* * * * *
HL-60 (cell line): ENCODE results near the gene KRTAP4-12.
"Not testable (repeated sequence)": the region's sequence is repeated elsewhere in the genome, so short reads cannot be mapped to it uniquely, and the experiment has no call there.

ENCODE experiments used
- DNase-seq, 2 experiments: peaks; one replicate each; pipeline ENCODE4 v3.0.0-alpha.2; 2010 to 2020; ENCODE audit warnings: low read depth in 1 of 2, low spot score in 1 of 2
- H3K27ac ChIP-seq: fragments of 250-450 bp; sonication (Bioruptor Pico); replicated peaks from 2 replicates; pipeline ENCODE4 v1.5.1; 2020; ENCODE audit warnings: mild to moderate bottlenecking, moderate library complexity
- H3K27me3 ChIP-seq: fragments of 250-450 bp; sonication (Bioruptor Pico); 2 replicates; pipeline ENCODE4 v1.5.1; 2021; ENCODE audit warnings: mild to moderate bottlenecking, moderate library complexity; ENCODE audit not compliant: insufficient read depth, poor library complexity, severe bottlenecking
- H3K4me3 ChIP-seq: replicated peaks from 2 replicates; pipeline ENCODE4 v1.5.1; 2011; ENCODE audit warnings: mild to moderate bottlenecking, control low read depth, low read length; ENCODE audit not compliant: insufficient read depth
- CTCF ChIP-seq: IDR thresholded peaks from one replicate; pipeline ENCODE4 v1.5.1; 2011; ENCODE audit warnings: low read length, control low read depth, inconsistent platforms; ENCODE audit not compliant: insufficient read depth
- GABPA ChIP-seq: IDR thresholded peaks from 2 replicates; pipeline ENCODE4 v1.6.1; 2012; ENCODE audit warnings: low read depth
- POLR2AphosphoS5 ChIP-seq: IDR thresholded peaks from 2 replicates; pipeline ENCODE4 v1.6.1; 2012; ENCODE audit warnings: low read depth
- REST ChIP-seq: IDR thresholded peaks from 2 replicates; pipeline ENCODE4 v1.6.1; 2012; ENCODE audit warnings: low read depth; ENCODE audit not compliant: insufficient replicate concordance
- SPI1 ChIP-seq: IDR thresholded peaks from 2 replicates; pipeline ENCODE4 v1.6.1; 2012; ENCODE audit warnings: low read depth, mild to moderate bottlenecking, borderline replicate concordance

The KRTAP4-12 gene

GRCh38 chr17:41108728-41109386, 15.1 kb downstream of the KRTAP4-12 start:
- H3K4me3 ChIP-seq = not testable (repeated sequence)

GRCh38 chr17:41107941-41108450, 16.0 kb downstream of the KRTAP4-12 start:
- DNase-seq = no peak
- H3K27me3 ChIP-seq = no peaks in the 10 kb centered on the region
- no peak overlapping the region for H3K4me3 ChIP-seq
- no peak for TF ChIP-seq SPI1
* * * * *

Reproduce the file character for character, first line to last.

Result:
HL-60 (cell line): ENCODE results near the gene KRTAP4-12.
"Not testable (repeated sequence)": the region's sequence is repeated elsewhere in the genome, so short reads cannot be mapped to it uniquely, and the experiment has no call there.

ENCODE experiments used
- DNase-seq, 2 experiments: peaks; one replicate each; pipeline ENCODE4 v3.0.0-alpha.2; 2010 to 2020; ENCODE audit warnings: low read depth in 1 of 2, low spot score in 1 of 2
- H3K27ac ChIP-seq: fragments of 250-450 bp; sonication (Bioruptor Pico); replicated peaks from 2 replicates; pipeline ENCODE4 v1.5.1; 2020; ENCODE audit warnings: mild to moderate bottlenecking, moderate library complexity
- H3K27me3 ChIP-seq: fragments of 250-450 bp; sonication (Bioruptor Pico); 2 replicates; pipeline ENCODE4 v1.5.1; 2021; ENCODE audit warnings: mild to moderate bottlenecking, moderate library complexity; ENCODE audit not compliant: insufficient read depth, poor library complexity, severe bottlenecking
- H3K4me3 ChIP-seq: replicated peaks from 2 replicates; pipeline ENCODE4 v1.5.1; 2011; ENCODE audit warnings: mild to moderate bottlenecking, control low read depth, low read length; ENCODE audit not compliant: insufficient read depth
- CTCF ChIP-seq: IDR thresholded peaks from one replicate; pipeline ENCODE4 v1.5.1; 2011; ENCODE audit warnings: low read length, control low read depth, inconsistent platforms; ENCODE audit not compliant: insufficient read depth
- GABPA ChIP-seq: IDR thresholded peaks from 2 replicates; pipeline ENCODE4 v1.6.1; 2012; ENCODE audit warnings: low read depth
- POLR2AphosphoS5 ChIP-seq: IDR thresholded peaks from 2 replicates; pipeline ENCODE4 v1.6.1; 2012; ENCODE audit warnings: low read depth
- REST ChIP-seq: IDR thresholded peaks from 2 replicates; pipeline ENCODE4 v1.6.1; 2012; ENCODE audit warnings: low read depth; ENCODE audit not compliant: insufficient replicate concordance
- SPI1 ChIP-seq: IDR thresholded peaks from 2 replicates; pipeline ENCODE4 v1.6.1; 2012; ENCODE audit warnings: low read depth, mild to moderate bottlenecking, borderline replicate concordance

The KRTAP4-12 gene

GRCh38 chr17:41108728-41109386, 15.1 kb downstream of the KRTAP4-12 start:
- H3K4me3 ChIP-seq = not testable (repeated sequence)

GRCh38 chr17:41107941-41108450, 16.0 kb downstream of the KRTAP4-12 start:
- DNase-seq = no peak
- H3K27me3 ChIP-seq = no peaks in the 10 kb centered on the region
- no peak overlapping the region for H3K4me3 ChIP-seq
- no peak for TF ChIP-seq SPI1